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  1. Call it unauthorized law if you must, a regulatory wrong, but it was fraud and theft well beyond that, a seeming crime! "In three specific cases, the hearing officer found that Westerfield did little to no work for her clients but only issued a partial refund or no refund at all." That is theft by deception, folks. "In its decision to suspend Westerfield, the Supreme Court noted that she already had a long disciplinary history dating back to 1996 and had previously been suspended in 2004 and indefinitely suspended in 2005. She was reinstated in 2009 after finally giving the commission a response to the grievance for which she was suspended in 2004." WOW -- was the Indiana Supreme Court complicit in her fraud? Talk about being on notice of a real bad actor .... "Further, the justices noted that during her testimony, Westerfield was “disingenuous and evasive” about her relationship with Tope and attempted to distance herself from him. They also wrote that other aggravating factors existed in Westerfield’s case, such as her lack of remorse." WOW, and yet she only got 18 months on the bench, and if she shows up and cries for them in a year and a half, and pays money to JLAP for group therapy ... back in to ride roughshod over hapless clients (or are they "marks") once again! Aint Hoosier lawyering a great money making adventure!!! Just live for the bucks, even if filthy lucre, and come out a-ok. ME on the other hand??? Lifetime banishment for blowing the whistle on unconstitutional governance. Yes, had I ripped off clients or had ANY disciplinary history for doing that I would have fared better, most likely, as that it would have revealed me motivated by Mammon and not Faith. Check it out if you doubt my reading of this, compare and contrast the above 18 months with my lifetime banishment from court, see appendix for Bar Examiners report which the ISC adopted without substantive review: https://www.scribd.com/doc/299040839/2016Petitionforcert-to-SCOTUS

  2. Wow, over a quarter million dollars? That is a a lot of commissary money! Over what time frame? Years I would guess. Anyone ever try to blow the whistle? Probably not, since most Hoosiers who take notice of such things realize that Hoosier whistleblowers are almost always pilloried. If someone did blow the whistle, they were likely fired. The persecution of whistleblowers is a sure sign of far too much government corruption. Details of my own personal experience at the top of Hoosier governance available upon request ... maybe a "fake news" media outlet will have the courage to tell the stories of Hoosier whistleblowers that the "real" Hoosier media (cough) will not deign to touch. (They are part of the problem.)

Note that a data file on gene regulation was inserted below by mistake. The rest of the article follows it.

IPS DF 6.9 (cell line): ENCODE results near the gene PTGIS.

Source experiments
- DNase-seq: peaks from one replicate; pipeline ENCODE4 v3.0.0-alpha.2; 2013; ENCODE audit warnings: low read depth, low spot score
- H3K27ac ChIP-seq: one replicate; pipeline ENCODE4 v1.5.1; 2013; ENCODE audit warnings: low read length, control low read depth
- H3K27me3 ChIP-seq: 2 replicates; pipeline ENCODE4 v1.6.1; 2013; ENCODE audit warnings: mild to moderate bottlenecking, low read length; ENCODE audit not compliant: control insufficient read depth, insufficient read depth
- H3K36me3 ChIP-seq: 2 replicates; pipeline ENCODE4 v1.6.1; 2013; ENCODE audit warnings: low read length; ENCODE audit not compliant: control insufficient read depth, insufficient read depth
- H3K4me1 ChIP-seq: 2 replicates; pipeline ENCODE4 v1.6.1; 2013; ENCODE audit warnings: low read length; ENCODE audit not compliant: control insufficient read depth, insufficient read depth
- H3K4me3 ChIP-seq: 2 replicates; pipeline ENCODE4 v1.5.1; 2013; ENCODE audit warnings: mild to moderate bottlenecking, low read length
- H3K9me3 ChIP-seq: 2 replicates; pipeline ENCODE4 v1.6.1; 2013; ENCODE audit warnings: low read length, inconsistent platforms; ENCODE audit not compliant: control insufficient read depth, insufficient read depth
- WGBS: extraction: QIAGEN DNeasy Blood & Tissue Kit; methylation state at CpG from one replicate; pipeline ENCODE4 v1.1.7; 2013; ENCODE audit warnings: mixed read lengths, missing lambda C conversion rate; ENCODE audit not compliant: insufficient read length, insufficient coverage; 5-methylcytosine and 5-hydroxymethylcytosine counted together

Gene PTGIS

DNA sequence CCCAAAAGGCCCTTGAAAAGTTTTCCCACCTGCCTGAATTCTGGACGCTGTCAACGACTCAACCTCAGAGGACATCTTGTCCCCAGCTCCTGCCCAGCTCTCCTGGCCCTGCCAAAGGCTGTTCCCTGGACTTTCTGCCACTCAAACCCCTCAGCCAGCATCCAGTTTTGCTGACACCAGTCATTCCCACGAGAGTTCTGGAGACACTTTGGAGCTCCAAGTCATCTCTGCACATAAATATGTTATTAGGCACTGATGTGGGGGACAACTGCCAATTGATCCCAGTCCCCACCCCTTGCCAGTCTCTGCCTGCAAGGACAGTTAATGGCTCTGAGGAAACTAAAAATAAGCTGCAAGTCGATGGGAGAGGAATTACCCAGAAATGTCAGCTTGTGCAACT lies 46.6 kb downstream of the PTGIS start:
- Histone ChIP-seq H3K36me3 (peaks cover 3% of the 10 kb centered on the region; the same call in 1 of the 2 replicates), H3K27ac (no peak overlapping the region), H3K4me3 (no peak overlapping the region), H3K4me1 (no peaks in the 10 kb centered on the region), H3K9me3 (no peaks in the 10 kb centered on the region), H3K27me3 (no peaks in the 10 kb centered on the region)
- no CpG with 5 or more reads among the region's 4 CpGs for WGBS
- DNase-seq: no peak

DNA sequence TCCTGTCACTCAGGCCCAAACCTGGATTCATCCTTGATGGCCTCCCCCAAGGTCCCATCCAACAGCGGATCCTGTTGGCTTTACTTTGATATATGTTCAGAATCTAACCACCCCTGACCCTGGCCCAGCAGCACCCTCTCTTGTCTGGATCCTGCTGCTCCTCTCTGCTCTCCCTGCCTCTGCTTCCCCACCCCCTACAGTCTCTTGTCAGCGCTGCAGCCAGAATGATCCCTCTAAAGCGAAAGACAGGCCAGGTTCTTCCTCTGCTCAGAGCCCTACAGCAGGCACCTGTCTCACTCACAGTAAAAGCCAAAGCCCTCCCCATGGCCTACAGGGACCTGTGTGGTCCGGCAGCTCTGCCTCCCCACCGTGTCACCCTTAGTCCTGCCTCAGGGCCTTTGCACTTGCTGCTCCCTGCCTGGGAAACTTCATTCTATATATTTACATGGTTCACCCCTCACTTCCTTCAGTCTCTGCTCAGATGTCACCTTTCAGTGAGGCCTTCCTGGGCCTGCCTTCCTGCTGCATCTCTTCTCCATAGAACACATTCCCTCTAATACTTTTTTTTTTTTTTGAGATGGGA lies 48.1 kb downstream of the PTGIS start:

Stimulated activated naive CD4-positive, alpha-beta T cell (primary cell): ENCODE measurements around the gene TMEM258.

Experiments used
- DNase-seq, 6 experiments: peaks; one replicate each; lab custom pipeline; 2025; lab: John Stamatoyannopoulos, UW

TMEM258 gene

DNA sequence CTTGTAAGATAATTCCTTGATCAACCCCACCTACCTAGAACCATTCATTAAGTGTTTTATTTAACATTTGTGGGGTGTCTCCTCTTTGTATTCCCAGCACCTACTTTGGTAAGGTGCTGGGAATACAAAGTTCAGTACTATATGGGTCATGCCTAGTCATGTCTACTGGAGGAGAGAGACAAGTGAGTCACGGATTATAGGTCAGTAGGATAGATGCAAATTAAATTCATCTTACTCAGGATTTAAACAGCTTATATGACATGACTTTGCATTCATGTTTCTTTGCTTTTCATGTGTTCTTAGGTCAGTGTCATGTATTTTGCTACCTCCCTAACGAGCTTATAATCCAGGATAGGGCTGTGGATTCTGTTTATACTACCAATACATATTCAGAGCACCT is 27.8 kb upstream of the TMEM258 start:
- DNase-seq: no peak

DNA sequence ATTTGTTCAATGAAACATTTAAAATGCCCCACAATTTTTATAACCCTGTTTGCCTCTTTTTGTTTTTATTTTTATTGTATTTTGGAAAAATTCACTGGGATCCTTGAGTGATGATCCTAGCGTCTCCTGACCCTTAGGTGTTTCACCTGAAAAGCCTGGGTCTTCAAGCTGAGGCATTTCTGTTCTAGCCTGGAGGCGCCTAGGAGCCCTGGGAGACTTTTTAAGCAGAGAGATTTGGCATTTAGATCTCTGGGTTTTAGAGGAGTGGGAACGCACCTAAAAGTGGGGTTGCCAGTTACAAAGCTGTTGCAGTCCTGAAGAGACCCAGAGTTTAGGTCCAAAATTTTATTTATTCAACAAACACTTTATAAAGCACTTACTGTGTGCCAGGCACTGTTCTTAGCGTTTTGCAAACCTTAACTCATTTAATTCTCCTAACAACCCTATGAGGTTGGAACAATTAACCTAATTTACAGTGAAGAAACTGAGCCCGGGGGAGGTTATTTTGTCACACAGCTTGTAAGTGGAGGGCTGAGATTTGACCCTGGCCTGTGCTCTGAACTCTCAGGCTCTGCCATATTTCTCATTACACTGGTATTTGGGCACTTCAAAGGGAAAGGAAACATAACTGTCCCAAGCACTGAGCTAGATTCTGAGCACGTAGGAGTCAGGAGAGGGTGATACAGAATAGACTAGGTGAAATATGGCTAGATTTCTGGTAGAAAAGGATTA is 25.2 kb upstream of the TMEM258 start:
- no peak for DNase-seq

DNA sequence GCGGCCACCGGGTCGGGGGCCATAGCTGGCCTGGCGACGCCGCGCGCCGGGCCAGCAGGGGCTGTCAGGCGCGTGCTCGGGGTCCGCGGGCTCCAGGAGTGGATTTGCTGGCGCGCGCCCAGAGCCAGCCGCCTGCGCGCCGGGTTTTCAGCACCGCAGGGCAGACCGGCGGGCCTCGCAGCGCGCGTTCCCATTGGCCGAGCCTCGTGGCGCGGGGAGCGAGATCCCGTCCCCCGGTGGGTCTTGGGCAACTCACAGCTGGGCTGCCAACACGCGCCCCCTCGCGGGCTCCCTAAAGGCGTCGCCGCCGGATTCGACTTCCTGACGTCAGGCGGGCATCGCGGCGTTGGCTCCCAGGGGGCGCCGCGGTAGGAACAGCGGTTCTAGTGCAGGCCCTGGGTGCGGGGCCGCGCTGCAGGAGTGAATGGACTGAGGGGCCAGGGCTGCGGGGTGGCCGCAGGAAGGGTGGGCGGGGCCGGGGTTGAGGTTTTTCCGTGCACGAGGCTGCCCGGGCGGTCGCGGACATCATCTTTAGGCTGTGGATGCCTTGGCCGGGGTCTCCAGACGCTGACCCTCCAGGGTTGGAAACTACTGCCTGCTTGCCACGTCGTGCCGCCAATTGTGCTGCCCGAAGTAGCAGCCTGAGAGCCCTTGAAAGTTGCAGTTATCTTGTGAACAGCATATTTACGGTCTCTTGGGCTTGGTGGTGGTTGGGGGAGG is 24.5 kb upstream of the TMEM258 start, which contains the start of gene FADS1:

3. So if I am reading it right, only if and when African American college students agree to receive checks labeling them as "Negroes" do they receive aid from the UNCF or the Quaker's Educational Fund? In other words, to borrow from the Indiana Appellate Court, "the [nonprofit] supposed to be [their] advocate, refers to [students] in a racially offensive manner. While there is no evidence that [the nonprofits] intended harm to [African American students], the harm was nonetheless inflicted. [Black students are] presented to [academia and future employers] in a racially offensive manner. For these reasons, [such] performance [is] deficient and also prejudice[ial]." Maybe even DEPLORABLE???

  4. I'm the poor soul who spent over 10 years in prison with many many other prisoners trying to kill me for being charged with a sex offense THAT I DID NOT COMMIT i was in jail for a battery charge for helping a friend leave a boyfriend who beat her I've been saying for over 28 years that i did not and would never hurt a child like that mine or anybody's child but NOBODY wants to believe that i might not be guilty of this horrible crime or think that when i say that ALL the paperwork concerning my conviction has strangely DISAPPEARED or even when the long beach judge re-sentenced me over 14 months on a already filed plea bargain out of another districts court then had it filed under a fake name so i could not find while trying to fight my conviction on appeal in a nut shell people are ALWAYS quick to believe the worst about some one well I DID NOT HURT ANY CHILD EVER IN MY LIFE AND HAVE SAID THIS FOR ALMOST 30 YEARS please if anybody can me get some kind of justice it would be greatly appreciated respectfully written wrongly accused Brian Valenti

  5. A high ranking Indiana supreme Court operative caught red handed leading a group using the uber offensive N word! She must denounce or be denounced! (Or not since she is an insider ... rules do not apply to them). Evidence here: http://m.indianacompanies.us/friends-educational-fund-for-negroes.364110.company.v2#top_info